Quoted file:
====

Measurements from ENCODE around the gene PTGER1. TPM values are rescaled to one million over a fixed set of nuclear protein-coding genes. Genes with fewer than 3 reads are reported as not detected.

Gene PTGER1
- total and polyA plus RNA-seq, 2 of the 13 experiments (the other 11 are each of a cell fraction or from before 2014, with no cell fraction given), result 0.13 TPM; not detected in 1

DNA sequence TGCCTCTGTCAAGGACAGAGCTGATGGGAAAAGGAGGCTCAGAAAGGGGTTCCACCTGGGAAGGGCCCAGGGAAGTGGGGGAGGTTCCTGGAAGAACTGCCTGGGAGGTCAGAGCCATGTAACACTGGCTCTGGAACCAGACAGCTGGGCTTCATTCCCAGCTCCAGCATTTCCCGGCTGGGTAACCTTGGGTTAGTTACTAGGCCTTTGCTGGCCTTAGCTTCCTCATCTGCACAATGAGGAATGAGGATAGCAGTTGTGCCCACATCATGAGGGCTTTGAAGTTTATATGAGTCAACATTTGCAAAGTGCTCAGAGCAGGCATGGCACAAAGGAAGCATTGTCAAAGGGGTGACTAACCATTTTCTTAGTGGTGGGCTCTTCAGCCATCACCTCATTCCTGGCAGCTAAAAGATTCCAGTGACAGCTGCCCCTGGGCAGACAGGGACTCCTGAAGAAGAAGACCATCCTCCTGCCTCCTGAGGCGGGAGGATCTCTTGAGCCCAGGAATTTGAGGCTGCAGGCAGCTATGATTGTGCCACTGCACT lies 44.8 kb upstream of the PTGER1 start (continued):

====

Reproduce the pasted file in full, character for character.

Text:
Measurements from ENCODE around the gene PTGER1. TPM values are rescaled to one million over a fixed set of nuclear protein-coding genes. Genes with fewer than 3 reads are reported as not detected.

Gene PTGER1
- total and polyA plus RNA-seq, 2 of the 13 experiments (the other 11 are each of a cell fraction or from before 2014, with no cell fraction given), result 0.13 TPM; not detected in 1

DNA sequence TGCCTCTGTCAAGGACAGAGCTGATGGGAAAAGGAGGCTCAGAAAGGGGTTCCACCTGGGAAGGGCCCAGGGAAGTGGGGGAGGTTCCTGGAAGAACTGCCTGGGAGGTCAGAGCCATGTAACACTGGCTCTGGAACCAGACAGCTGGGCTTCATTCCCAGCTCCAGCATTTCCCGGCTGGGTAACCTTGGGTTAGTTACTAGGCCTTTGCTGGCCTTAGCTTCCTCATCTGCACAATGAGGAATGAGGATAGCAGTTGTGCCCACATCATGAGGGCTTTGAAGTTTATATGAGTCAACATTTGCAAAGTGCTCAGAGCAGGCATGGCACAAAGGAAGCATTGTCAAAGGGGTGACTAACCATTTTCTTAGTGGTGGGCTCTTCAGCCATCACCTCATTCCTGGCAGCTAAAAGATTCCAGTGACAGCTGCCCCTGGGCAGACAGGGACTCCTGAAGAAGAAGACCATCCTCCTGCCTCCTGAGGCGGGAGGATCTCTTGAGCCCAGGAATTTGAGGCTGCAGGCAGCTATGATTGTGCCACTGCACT lies 44.8 kb upstream of the PTGER1 start (continued):